I looked at all three tournaments this week – Thailand (hard court, first prize=$76,500), Palermo (clay, $55,742), Mumbai (hard court, $52,000) – and I can’t find Nikolay Davydenko’s name anywhere. What a shock! He’s not playing, are you kidding me? The guy flew halfway around the world to China to pick up a few more pennies after winning $280,000 at the U.S. Open leaving him too tired to play for Russia against the U.S. in Davis Cup on his best surface, clay. Not that it mattered. The U.S. lost both it’s opening day matches and Dmitry Tursunov, who is rather hopeless on clay, beat Andy Roddick in the deciding match.
It’s Henman and Murray the in first round again. It’s the third time in the last two years these two have faced each other early and Murray has taken all three. Poor Henman, it’s enough to make a guy consider retirement.
Feliciano Lopez is 3-0 against Srichaphan but this is Thailand, Srichaphan’s home country. Also, Lopez has struggled on hard court lately except for his win over Ljubicic at the U.S. Open and Srichaphan got to the semis last week. Srichaphan it is.
Our guy Benjamin Becker gets into the regular draw after beating Agassi and getting to the fourth round at the U.S. Open. He will probably lose to Ljubicic in the second round.
Julien Benneteau has beaten Marcos Baghdatis twice this year and at big events too: Toronto Masters and Roland Garros. I expect Baghdatis to beat Benneteau because he wants to hold onto eight place in the Masters Cup race, but he’ll also meet Safin in the second round. Good reasons not to pick Baghdatis this week.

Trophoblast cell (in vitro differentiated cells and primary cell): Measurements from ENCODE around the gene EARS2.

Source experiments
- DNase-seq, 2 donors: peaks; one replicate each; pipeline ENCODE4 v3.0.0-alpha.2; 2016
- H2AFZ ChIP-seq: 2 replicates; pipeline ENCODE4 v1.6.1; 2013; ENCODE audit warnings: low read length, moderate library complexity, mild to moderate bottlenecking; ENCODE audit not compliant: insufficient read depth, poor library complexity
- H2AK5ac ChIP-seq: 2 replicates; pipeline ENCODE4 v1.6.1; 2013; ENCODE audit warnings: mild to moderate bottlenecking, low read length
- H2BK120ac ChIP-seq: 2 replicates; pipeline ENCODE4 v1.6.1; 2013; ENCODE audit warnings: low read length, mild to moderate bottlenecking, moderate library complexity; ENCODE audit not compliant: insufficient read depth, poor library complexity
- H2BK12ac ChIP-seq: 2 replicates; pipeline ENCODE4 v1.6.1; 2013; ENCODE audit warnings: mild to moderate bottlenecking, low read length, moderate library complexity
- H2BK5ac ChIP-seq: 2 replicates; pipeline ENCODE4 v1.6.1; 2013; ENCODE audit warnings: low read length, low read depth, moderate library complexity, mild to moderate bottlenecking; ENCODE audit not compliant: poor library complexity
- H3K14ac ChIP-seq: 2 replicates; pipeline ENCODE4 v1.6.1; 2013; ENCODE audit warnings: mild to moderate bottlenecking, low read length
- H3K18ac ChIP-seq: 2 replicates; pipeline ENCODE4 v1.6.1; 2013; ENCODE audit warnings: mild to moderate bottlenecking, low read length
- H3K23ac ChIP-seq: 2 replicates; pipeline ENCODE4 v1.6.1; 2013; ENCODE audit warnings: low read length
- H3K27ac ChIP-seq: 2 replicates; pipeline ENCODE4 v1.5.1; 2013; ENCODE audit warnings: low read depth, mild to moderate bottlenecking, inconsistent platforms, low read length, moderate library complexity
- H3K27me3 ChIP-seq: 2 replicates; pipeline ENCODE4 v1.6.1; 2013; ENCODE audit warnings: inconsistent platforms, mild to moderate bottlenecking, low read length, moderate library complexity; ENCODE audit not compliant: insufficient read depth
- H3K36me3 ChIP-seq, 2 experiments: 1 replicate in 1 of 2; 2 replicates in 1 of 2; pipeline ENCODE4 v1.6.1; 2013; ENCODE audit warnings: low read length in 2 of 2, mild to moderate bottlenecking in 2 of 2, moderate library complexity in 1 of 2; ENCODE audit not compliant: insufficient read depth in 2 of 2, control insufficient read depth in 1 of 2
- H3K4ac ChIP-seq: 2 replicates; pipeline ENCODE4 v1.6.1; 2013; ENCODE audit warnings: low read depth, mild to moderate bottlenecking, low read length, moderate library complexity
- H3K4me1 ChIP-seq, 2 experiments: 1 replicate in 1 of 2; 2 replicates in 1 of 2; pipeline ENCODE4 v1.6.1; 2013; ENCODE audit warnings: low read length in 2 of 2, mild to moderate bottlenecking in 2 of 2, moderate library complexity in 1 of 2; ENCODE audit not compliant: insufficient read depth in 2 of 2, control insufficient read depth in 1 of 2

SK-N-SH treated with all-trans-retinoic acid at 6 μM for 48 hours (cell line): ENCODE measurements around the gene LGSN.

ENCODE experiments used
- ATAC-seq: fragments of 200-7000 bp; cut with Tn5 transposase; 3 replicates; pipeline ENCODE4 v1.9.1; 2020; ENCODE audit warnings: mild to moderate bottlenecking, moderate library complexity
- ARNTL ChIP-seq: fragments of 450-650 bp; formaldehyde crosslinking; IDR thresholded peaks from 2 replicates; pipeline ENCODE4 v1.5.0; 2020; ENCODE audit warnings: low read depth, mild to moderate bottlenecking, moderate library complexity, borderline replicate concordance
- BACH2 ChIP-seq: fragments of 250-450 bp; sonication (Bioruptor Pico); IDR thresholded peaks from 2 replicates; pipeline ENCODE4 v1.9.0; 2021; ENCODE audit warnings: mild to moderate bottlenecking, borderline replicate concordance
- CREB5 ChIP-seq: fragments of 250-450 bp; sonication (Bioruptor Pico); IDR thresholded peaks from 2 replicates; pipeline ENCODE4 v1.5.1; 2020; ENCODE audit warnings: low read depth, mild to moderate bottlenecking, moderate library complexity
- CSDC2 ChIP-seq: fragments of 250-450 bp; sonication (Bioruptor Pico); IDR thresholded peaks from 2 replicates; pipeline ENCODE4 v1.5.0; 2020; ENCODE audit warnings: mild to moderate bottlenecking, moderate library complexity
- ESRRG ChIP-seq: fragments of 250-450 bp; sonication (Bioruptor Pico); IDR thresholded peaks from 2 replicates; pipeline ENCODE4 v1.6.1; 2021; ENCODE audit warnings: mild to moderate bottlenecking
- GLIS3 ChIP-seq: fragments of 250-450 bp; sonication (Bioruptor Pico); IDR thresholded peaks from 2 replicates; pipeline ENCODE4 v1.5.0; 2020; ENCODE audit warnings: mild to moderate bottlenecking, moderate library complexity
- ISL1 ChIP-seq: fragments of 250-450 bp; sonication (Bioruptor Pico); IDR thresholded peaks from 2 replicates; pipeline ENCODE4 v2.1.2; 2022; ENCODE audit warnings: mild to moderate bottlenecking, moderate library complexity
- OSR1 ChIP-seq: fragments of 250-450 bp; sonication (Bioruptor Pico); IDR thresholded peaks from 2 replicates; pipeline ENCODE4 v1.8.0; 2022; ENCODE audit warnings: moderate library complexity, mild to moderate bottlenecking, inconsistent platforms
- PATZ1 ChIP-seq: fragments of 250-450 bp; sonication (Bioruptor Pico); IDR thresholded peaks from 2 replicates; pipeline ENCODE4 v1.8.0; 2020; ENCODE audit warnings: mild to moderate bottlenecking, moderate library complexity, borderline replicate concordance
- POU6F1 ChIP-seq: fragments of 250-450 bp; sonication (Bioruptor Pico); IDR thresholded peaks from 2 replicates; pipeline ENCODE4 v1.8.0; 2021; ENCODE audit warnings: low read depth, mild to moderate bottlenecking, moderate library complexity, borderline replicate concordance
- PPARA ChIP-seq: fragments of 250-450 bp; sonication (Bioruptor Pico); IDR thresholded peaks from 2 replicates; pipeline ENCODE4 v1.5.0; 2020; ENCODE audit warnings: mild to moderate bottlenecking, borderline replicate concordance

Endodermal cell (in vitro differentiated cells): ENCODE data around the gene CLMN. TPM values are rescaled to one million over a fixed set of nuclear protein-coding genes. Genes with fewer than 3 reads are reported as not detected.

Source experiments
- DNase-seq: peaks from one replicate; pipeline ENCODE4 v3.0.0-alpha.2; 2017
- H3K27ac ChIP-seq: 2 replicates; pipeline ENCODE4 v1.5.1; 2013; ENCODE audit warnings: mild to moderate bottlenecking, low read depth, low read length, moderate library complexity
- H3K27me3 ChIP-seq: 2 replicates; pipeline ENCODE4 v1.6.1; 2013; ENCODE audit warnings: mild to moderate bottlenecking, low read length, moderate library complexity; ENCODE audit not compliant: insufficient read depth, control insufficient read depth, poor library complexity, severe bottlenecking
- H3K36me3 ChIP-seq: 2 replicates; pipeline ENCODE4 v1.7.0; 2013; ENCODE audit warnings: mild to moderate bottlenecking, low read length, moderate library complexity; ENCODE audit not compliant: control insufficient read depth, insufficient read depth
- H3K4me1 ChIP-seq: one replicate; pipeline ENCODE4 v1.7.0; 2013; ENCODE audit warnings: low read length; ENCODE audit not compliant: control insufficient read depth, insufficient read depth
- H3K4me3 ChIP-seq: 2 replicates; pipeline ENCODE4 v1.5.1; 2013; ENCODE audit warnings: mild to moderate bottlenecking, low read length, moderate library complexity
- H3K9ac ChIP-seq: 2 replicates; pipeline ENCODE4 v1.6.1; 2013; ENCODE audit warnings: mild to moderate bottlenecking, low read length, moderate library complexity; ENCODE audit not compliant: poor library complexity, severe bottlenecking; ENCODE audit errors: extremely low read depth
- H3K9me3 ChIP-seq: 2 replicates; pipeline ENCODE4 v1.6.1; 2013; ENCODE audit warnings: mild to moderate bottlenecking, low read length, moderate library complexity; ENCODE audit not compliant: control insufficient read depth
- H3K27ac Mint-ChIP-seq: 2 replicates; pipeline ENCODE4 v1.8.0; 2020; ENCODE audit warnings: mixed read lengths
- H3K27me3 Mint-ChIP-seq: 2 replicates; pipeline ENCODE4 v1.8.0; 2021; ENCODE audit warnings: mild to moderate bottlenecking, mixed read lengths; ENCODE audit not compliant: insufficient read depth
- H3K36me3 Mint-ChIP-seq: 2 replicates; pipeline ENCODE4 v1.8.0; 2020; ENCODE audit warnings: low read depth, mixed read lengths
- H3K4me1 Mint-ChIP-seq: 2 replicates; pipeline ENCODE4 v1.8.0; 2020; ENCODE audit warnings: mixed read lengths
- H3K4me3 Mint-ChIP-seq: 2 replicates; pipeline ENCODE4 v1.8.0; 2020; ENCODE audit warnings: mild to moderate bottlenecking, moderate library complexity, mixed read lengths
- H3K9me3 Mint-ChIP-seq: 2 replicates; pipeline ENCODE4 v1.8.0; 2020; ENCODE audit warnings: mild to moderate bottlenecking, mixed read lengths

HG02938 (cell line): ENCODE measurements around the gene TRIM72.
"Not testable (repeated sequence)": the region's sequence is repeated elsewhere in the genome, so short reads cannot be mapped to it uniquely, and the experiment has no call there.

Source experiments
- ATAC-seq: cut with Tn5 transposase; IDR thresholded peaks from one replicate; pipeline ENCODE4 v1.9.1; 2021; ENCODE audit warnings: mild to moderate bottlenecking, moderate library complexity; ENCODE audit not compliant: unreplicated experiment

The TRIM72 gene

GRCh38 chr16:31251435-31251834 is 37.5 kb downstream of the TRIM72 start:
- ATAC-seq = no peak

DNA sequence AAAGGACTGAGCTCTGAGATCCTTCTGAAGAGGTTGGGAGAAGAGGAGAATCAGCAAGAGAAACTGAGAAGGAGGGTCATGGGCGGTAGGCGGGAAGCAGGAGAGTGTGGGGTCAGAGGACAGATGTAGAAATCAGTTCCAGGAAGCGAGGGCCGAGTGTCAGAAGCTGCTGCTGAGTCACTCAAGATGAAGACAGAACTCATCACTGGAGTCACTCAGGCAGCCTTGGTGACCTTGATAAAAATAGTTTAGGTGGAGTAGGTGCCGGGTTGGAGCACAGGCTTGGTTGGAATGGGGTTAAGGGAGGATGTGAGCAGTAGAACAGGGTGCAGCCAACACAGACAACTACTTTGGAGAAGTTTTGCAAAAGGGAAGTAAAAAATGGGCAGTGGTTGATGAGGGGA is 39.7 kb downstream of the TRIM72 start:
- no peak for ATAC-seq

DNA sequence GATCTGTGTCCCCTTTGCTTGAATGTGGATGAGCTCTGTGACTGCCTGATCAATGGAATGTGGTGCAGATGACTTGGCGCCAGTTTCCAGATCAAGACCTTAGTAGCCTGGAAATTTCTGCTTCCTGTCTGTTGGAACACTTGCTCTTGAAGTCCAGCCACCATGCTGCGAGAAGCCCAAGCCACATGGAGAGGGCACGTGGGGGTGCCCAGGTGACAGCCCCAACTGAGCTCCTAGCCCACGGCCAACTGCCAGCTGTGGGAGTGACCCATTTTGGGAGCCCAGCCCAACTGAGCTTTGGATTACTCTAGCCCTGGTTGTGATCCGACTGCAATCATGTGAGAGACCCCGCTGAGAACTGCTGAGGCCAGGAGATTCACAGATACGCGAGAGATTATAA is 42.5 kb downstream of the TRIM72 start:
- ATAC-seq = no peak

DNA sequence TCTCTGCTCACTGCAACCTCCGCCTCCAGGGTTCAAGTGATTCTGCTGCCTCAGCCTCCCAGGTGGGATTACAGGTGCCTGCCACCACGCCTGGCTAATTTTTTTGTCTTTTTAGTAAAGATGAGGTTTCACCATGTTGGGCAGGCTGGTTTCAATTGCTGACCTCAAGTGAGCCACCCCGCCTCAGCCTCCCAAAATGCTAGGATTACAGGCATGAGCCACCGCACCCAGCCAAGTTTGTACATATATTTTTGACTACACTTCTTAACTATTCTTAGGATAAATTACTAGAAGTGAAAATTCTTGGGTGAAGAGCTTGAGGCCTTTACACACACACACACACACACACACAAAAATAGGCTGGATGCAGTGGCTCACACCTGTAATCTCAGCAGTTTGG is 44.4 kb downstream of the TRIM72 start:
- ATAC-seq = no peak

James Blake is fighting for one of those eight slots too, he’s at number nine. This is a good time to see how much fight he has but I suspect it’s Baghdatis who is the bigger fighter with the bigger heart. Still, remember what I said in the last paragraph.
Indoors I give Ivan Ljubicic the edge over Andy Murray and most other players too, but outdoors it goes to Murray.
This tournament started in Shanghai in 1996 and left there for Ho Chi Minh City in 2005 and now, one year later, has landed in Mumbai. Why doesn’t the ATP just drop it? Three tournaments in one week in the last week of September, who needs it? By the way, the Cricket Club of India is running the tournament. Are tennis whites required?
Mario Ancic is trying to make up for the time he lost due to injury, he should get to the final. Watch out for Rick De Voest by the way, I saw him play Roddick in Los Angeles. He lost but he handled Roddick’s serves very well. After Tommy Robredo, Dmitry Tursunov, and Tomas Berdych, there isn’t a lot of competition.
It never ends, another clay court tournament and who is Bohdan Ulihrach? He’s won over $3,000,000 in his career but I’ve never heard of him. He’s thirty-one years old and 2001 was the last time he got to a final. On the other hand, he does have three titles and that’s a lot more than many tour players.
Filippo Volandri vs. Nicolas Almagro is hard to pick but Almagro has dropped off at the end of the year and Volandri has been consistently good on clay.
I have Volandri and Fernando Verdasco in the final and, of course, despite the fact that they’ve been on the tour forever and are both clay court specialists, this is only the second time they’ve met. Volandri beat Verdasco in 2003. That’s what happens when you have three tournaments a week all over the world, players never meet each other and you never get rivalries. Quick, how many rivalries are there on the tour today? Federer and Nadal and _____? Volandri has been more active on clay lately, I’ll take him.
Top picks: Murray, Blake, Ljubicic, Robredo, Ancic, Berdych, Verdasco and Volandri. A few second tier picks: Ferrero, Nieminen, Tursunov, Moya, Almagro and Mathieu.